Nanoparticle Cytometrics: a quantitative analysis of the toxic effect of nanoparticles

Lead Research Organisation: University of Leeds
Department Name: Institute of Materials Research


The last decade has seen an explosion in the development and use of nanoscale technologies and materials and this trend will undoubtedly continue for some time to come. It is clear therefore that human exposure to nanoscale particles will grow dramatically and this has triggered serious concerns over the safety of nanoparticles in relation to human health and the wider ecosystems within which we live. Much of this stems from the paradigm shift incorporated in the move to nano scales which invalidates current chemical risk assessments that are based on bulk properties and hence grossly inappropriate for nano-systems. A marked example of this is provided by noble metals such as Gold; these are traditionally viewed as inert and hence bio-compatible however in nano-particulate form the huge increase in their surface area makes them highly reactive. The issue of surface area has led to the realisation that the quantisation of potential toxins into nano-particulate form is important and that assessment of health risk must take account of specific particle number rather than gross measures of chemical solution based on weight per volume. There is also a growing realisation that the function of particles due to size, shape and chemistry is important. This gap in understanding of chemical hazard at the nanoscale has led to a number of reports from government agencies and royal commissions emphasising the need to develop new measurement techniques to quantify the level of nanoparticle dose and to assess potential toxicity. We propose to use flow cytometry, a laser-based technology, to optically track fluorescent nanoparticles within populations of living cells. This optical measurement approach will be linked to electron microscopy to image particles within cells at the nanoscale. Together these techniques will provide a fully calibrated metrology providing information on number of particles per cell for each and every cell within a measured set (typically a million cells). Our objective is to provide a fundamental understanding of the way in which nanoparticle dose is acquired by cells through natural uptake mechanisms (endocytosis) and then diluted within growing tissue as particles are divided between daughter cells upon cell division (mitosis). A range of cell types will be used to reflect the main exposure routes to nanoparticles, i.e. skin, lung and circulatory (blood) systems. A detailed study of any toxic effects of nanoparticles on the cells will be undertaken and this together with the absolute quantification of dose will allow us to correlate any potential nanotoxicity to the number and form of nanoparticle within a given cell type.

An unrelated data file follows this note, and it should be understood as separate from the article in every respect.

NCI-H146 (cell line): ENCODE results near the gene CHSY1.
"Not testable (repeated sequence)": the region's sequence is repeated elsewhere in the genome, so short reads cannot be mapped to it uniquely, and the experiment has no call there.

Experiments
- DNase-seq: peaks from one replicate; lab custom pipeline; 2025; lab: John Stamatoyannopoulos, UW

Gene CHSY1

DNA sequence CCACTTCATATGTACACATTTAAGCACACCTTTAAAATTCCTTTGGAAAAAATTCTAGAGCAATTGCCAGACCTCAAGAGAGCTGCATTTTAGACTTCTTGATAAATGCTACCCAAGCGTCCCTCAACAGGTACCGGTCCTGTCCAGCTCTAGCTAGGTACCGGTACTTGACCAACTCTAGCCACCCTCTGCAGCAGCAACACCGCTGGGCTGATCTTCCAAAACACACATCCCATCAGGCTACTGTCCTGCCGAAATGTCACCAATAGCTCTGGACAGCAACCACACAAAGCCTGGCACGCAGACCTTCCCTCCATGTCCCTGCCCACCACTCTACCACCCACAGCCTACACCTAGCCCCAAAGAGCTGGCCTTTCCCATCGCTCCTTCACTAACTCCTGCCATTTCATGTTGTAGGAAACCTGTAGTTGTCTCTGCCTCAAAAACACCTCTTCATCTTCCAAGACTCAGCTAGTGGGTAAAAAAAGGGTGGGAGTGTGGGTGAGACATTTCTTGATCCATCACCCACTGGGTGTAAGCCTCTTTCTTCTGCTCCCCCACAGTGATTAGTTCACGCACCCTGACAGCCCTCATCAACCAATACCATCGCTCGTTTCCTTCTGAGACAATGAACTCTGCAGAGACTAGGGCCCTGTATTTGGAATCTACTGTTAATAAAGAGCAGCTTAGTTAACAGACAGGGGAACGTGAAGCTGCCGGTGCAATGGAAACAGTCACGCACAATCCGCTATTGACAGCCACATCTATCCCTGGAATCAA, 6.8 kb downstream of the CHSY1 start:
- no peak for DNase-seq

Description Key findings
1) We have used an electron microscope to measure the dispersion of nano particles in liquids (by rapidly freezing the liquid with the nano particles trapped in the suspension). This has enabled measurement of nano particle clustering in challenging liquids such as cell culture media which contain other suspended solids. Using the method we can establish whether individual or groups of nano particles are delivered to cells for toxicity texting or cell uptake studies.

2) We have used electron microscopy to count the number of fluorescent nano particles taken up by cells. By combining this count with the fluorescence intensity measured from many cells in a population we can estimate the average number and range of nano particles taken up by each cell across a cell population. This measure of dose will help us to predict the potential efficacy of a nano particle based medicine.

3) We have used electron microscopy to confirm that nano particles which fluoresce with different colours can be taken up separately by cells. This is a key step in a new method we have developed to accurately mark and track live cells over several hours.

4) We have assessed the toxic potential of semiconductor particles that fluoresce (and can be used as optical biomarkers) as a function of the surface charge on the particles. We suggest that negatively charge particles produce the most efficient uptake with lowest toxicity.
Exploitation Route Others will use the microscopy techniques developed in this work for similar nano toxicology and nano medicine investigations.
Sectors Healthcare,Pharmaceuticals and Medical Biotechnology

Description So far our findings have been communicated by publication, at academic conferences (including for invited talks) and by presentation to regulatory bodies (the EU grant meetings) and external companies, such as AstraZeneca. We would expect other researchers to use the microscopy techniques developed in this work for similar nano toxicology and nano medicine investigations. The post-doctoral researcher employed on the contract has been awarded an independent research fellowship (AXA award and now a University Academic Fellowship).
First Year Of Impact 2011
Sector Healthcare,Pharmaceuticals and Medical Biotechnology
Impact Types Societal